Development Politics

UN chief to convene Cyprus talks in Geneva next week

UN Secretary-General, Antonio Guterres

UN chief to convene Cyprus talks in Geneva next week. UN head, Antonio Guterres to attend 3-day informal talks set for April 27-29

The United Nations Secretary-General is to convene a new round of talks on the Cyprus issue in Geneva next week, the spokeswoman for the UN Information Service (UNIS) said Tuesday.

Alessandra Vellucci said the talks are expected to be held from Tuesday to Thursday next week, and UN head Antonio Guterres is expected to be there with both Cypriot parties and the guarantor countries – Turkey, Greece, and the UK.

“We will soon announce (Guterres’s) travel details,” she said of the informal talks. “While we know that the talks are expected to start next week, we don’t yet have all the information about the COVID-related assessment for these talks,” said the UNIS spokeswoman.

She said this is important due to the health limitations of people who can get into the talk’s room, the necessity of creating bubbles, and the need to screen people. Last week, Turkey’s foreign minister reaffirmed that the upcoming Geneva talks on the Cyprus issue would be informal.

“The meeting in Geneva will be informal. There will be no new negotiations to be held there,” Mevlut Cavusoglu had said at a joint news conference with Ersin Tatar, president of the Turkish Republic of Northern Cyprus (TRNC), following their talks in Lefkosa.

“We believe that we will no longer waste time on the federal solution and that new ideas and new vision should be discussed,” he said. The Geneva talks will seek a common ground for negotiations, Cavusoglu said, adding:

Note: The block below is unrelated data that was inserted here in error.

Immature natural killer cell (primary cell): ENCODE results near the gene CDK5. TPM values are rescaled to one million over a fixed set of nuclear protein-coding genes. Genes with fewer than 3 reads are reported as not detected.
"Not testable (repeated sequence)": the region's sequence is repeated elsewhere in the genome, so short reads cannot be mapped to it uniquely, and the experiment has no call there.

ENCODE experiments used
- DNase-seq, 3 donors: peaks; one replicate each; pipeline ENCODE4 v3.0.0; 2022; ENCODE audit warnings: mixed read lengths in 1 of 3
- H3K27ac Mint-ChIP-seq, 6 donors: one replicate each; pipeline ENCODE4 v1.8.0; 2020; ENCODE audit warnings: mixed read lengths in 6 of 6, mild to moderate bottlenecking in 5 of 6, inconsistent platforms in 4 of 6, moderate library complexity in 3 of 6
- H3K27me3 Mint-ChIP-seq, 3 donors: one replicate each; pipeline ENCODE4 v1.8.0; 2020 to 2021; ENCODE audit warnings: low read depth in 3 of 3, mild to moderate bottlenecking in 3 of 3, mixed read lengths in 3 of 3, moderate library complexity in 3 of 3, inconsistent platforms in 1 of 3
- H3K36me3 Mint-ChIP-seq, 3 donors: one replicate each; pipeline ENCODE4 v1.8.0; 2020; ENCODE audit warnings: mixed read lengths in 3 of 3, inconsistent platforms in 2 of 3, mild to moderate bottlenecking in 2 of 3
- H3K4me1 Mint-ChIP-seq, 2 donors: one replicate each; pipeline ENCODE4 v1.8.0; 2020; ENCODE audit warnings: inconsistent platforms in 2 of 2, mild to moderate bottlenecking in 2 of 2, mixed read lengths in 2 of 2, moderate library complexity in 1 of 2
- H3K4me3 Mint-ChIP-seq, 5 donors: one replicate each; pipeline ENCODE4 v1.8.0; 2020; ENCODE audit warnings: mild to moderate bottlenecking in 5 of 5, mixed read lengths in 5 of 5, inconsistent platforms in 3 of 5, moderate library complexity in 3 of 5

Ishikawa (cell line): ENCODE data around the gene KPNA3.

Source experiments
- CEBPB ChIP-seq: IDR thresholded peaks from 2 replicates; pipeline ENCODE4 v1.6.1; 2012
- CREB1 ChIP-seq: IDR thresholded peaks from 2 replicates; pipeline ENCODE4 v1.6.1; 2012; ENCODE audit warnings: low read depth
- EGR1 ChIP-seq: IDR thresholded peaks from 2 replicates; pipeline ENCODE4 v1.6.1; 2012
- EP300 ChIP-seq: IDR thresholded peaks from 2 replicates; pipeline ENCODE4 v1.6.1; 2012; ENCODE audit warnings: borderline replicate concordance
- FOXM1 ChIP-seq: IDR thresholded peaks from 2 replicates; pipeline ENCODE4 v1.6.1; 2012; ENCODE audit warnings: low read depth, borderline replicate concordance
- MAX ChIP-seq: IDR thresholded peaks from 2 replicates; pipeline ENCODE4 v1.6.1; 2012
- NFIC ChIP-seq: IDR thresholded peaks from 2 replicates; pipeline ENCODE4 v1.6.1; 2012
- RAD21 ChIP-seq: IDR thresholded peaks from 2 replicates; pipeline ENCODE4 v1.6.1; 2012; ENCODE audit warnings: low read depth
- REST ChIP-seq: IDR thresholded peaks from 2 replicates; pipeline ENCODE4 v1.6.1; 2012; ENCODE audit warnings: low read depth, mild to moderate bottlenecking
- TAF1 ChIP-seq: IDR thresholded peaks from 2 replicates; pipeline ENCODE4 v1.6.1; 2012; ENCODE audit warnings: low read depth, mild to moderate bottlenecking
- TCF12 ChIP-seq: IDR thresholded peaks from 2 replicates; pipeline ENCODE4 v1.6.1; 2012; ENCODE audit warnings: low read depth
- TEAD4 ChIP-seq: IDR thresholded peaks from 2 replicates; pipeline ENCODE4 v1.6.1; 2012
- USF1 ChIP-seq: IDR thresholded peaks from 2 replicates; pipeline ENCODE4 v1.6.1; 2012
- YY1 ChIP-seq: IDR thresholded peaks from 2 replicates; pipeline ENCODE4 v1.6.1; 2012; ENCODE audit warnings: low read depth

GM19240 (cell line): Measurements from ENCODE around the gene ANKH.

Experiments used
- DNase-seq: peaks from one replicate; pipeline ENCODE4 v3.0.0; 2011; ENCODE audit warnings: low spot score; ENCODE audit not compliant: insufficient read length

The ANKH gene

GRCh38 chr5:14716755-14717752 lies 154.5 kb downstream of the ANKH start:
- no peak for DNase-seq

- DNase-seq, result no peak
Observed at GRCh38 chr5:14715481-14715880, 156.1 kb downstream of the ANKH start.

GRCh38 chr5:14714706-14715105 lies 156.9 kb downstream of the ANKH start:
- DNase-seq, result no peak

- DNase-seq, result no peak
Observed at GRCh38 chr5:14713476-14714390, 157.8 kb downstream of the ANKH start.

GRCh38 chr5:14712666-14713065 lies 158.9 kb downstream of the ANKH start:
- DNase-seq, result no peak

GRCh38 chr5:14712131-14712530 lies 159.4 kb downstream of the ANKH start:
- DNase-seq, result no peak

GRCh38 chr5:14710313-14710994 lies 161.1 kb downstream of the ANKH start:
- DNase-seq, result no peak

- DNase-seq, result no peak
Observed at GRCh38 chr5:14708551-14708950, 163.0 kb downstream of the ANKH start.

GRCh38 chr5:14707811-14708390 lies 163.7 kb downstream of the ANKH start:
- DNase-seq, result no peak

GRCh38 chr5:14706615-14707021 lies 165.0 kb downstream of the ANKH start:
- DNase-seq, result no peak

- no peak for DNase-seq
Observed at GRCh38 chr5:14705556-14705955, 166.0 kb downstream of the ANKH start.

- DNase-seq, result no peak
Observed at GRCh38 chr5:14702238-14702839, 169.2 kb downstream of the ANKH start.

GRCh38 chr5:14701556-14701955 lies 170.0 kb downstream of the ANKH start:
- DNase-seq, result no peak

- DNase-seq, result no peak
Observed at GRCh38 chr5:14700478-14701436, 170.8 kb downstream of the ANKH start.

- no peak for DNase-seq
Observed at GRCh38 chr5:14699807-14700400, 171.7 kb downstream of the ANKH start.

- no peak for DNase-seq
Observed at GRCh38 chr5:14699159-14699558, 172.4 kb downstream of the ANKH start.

“We definitely and certainly will not continue where we left off at Crans-Montana [talks]. This is out of the question.”

The 2017 Crans-Montana conference in Switzerland held with the participation of the guarantor countries but failed after the Greek Cypriot side left the table.

On the EU position in the Cyprus dispute, Cavusoglu said that the bloc completely ignores the TRNC and the Turkish Cypriot people on issues such as income sharing and that it supports the Greek side “even if it is 100% wrong.”

He pointed out that if the EU wants to be an “honest mediator,” it should act in an objective, balanced way to achieve a permanent solution to problems.

On Twitter, the Turkish minister also said: “A federal solution has been negotiated for 53 years without any result. The Turkish Cypriot side promotes the two-state solution and cooperation based on sovereign equality. Turkey will always continue to support TRNC.”

The Cyprus issue

Cyprus has been mired in a decades-long struggle between the Greek and Turkish Cypriots, despite a series of diplomatic efforts by the UN to achieve a comprehensive settlement. The island has been divided since 1964 when ethnic attacks forced Turkish Cypriots to withdraw into enclaves for their safety.

In 1974, a Greek Cypriot coup aiming at Greece’s annexation led to Turkey’s military intervention as a guarantor power. The Turkish Republic of Northern Cyprus (TRNC) was founded in 1983. The Greek Cypriot administration, backed by Greece, became a member of the EU in 2004, although most Greek Cypriots rejected a UN settlement plan in a referendum that year, which had envisaged a reunited Cyprus joining the European Union.

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Byron Adonis Mutingwende